FORT MILL — Every day for seven years, Jeremy Blevins ran at least one mile. He ran on seven Christmas holidays, through all kinds of weather, and even on the day his daughter was born.
It started with him reading articles about every-day runners – runners who literally run every day of their lives. He was inspired to attempt a running streak, so he began on New Year’s Day 2006, hoping to meet a personal challenge to run every day for 50 years.
He kept to it. Then he hit a roadblock.
In January, Blevins learned he had cancer. Up until a few days before he had surgery to remove a tumor from his mouth, he continued to run daily. Blevins was forced to end his personal running streak at seven years, 13 days.
What happened next has been a source of inspiration for both his family and the community.
On the day of Blevins’ surgery, his wife, Shelley, planned to go for an early morning run. Shelley Blevins, who had supported her husband’s hobby for more than seven years, wasn’t an avid runner herself, but she prepared to take up running and continue the streak in his honor.
When she walked out onto the porch of her Baxter Village home at 6 a.m., long before most of the neighborhood had their morning Starbucks, a group of friends and neighbors waited to run with her.
Since then, Shelley Blevins has been joined by friends who are “Running for a Cause…Cause Jerm Can’t Run,” the title of a Facebook page created in Jeremy Blevins’ honor.
Blevins’ neighbor Shelley Howard-Robinson created the Facebook page where friends post daily when they have run or hiked, and sometimes biked or swam, in honor of Blevins.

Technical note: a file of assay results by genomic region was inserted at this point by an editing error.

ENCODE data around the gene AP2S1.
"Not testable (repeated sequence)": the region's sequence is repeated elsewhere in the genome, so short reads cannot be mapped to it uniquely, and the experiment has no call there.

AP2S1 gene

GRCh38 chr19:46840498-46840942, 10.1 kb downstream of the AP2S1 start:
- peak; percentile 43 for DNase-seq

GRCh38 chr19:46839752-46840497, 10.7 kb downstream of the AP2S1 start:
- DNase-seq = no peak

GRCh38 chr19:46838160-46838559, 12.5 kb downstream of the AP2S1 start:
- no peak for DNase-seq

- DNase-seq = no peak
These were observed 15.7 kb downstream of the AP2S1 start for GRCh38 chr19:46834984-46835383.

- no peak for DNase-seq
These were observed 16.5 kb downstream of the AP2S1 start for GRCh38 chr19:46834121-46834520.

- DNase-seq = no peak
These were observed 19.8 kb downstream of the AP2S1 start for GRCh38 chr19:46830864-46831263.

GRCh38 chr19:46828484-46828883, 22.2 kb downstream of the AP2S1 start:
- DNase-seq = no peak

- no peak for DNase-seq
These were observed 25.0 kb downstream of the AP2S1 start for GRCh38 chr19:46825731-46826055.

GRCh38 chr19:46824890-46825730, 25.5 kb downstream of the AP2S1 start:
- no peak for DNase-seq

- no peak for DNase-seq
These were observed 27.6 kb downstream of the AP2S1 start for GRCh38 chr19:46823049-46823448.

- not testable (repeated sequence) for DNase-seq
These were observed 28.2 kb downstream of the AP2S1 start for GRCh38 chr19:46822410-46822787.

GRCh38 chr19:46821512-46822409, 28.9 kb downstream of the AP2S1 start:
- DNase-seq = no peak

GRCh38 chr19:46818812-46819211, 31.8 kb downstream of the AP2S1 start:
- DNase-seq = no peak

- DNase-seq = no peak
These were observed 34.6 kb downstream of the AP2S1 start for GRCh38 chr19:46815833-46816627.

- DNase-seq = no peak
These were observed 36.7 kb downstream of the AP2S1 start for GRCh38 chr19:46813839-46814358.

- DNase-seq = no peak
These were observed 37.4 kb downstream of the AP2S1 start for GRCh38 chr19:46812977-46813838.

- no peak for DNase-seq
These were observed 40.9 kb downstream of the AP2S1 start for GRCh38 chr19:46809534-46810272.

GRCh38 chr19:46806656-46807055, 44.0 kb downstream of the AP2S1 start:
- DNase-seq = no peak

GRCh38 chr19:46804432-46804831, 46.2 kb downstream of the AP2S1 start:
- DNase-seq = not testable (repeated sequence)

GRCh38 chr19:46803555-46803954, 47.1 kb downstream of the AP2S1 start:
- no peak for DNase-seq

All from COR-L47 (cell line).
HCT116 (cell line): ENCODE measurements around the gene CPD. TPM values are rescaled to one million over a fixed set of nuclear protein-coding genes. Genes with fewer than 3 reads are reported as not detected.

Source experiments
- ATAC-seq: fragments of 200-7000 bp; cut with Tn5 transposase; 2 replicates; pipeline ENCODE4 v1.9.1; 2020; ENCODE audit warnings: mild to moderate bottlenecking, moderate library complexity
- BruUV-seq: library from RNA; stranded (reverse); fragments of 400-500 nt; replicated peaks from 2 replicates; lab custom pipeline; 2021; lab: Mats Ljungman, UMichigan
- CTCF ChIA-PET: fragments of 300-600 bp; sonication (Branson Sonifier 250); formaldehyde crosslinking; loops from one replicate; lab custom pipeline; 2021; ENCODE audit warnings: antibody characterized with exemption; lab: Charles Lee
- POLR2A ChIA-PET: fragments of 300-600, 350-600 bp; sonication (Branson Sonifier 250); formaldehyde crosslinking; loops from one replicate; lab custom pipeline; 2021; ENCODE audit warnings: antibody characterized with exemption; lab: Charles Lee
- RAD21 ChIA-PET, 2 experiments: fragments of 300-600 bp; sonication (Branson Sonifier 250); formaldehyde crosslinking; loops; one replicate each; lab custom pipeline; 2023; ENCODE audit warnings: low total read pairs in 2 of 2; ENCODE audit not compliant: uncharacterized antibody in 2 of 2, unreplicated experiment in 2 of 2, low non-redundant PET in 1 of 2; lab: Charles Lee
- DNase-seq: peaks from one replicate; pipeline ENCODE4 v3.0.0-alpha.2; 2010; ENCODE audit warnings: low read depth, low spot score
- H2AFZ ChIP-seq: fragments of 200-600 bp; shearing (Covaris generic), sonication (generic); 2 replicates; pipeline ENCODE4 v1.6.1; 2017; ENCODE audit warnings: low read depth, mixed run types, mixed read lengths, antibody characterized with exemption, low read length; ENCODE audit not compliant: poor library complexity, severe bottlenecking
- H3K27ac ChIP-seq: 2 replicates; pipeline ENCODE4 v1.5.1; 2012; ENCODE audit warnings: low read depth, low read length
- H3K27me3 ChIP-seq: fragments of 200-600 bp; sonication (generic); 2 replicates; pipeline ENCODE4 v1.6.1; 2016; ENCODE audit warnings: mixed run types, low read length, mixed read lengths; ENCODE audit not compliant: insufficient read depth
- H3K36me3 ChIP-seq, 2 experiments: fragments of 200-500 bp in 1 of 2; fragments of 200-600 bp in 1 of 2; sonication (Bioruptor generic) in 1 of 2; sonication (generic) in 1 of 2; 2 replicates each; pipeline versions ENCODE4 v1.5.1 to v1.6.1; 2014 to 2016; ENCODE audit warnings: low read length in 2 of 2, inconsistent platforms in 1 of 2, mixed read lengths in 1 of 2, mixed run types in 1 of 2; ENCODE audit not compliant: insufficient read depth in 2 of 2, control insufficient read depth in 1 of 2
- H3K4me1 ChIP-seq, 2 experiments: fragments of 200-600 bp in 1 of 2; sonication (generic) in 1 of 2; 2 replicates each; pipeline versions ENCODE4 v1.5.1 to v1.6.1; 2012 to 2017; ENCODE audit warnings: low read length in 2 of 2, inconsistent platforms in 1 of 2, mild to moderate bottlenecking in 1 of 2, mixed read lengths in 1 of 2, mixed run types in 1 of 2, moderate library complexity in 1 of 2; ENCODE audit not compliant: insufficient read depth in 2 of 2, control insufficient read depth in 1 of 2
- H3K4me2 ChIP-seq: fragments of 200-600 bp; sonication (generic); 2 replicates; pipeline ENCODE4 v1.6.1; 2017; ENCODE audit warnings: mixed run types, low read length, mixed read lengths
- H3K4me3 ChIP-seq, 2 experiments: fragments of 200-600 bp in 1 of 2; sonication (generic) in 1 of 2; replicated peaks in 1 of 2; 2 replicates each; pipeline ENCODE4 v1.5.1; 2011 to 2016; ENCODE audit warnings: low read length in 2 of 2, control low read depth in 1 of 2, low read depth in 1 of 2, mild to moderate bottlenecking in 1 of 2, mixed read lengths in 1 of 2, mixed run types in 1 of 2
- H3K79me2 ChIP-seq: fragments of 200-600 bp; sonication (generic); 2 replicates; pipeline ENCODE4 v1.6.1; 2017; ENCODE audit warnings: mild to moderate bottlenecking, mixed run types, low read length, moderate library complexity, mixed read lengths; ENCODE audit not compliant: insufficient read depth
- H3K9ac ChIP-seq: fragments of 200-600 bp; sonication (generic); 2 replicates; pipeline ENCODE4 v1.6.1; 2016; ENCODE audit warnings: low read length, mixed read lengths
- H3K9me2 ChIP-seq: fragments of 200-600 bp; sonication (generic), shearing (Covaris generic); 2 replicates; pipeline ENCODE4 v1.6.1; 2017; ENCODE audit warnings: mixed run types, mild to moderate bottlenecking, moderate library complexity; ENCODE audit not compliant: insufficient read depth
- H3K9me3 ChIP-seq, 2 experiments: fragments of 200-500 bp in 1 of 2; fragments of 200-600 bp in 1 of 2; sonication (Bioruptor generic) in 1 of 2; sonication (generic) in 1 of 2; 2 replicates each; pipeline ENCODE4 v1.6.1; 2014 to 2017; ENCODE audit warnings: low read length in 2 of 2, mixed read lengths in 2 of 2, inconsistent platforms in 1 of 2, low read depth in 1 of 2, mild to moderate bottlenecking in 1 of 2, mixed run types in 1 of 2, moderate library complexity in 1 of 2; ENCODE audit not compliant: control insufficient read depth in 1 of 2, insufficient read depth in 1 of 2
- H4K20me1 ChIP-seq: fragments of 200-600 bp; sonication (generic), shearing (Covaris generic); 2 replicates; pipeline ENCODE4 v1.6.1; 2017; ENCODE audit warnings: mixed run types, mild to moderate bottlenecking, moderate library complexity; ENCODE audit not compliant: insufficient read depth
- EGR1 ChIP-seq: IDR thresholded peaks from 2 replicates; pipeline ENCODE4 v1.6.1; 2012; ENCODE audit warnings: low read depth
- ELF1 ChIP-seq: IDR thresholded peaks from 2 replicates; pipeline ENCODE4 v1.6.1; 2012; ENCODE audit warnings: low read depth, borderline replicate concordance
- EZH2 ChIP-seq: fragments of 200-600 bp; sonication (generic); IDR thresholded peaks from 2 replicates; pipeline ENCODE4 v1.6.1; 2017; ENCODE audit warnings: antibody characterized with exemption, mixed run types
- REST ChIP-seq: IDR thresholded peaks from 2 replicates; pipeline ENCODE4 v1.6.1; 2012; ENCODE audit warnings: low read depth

Many post photos of themselves post-run. Sweaty, but always with big smiling faces.
“A sweaty 4 miles for Jerm.”
“Six miler for you, my good man. Thinking of you. Stay strong.”
“What better motivation than you, Blevins! Prayers to you guys all the way from Gamecock country.”
Jeremy Blevins wasn’t an avid Facebooker before the page was created, but now he checks the page several times a day.
In an email to the Fort Mill Times, Jeremy Blevins wrote, “It has been a huge motivator for me. Words cannot describe my appreciation for what everyone is doing.”
But anyone in need of motivation or inspiration should look to his wife, he said.
“With the treatments and continuous appointments she attends with me, it is amazing she finds the time and has the energy to run almost every day,” Blevins wrote.
The Blevinswere hopeful that the surgery in January and subsequent radiation and chemotherapy would eliminate the cancer.
But in mid-April, cancer was detected around Jeremy’s collarbone.
The cancer continued to progress and by late May doctors determined that treatment at a facility in Houston would be the best course of action.
The Blevins have been in Houston while Jeremy undergoes treatment there for an unknown period of time.
“He was a very unlikely candidate, and he has ended up with a very aggressive cancer. We want to come home. It’s not optimal, but we’re here for a reason, and we’re lucky to be here,” Shelley Blevins said.
Treatment has been “rough,” but Jeremy Blevins still manages to get on the treadmill some days, Shelley Blevins said.
While Jeremy and Shelley Blevins are in Houston, their two children are being cared for at home by grandparents. The separation is difficult, Shelley Blevins said.
“We miss them like crazy,” she said, but is quick to say how fortunate she feels to have family helping them out, and to be at one of the top cancer centers in the country.
“It’s rated No. 1,” she said. “We’re very lucky to be here. I keep reminding myself that’s why we’re here.”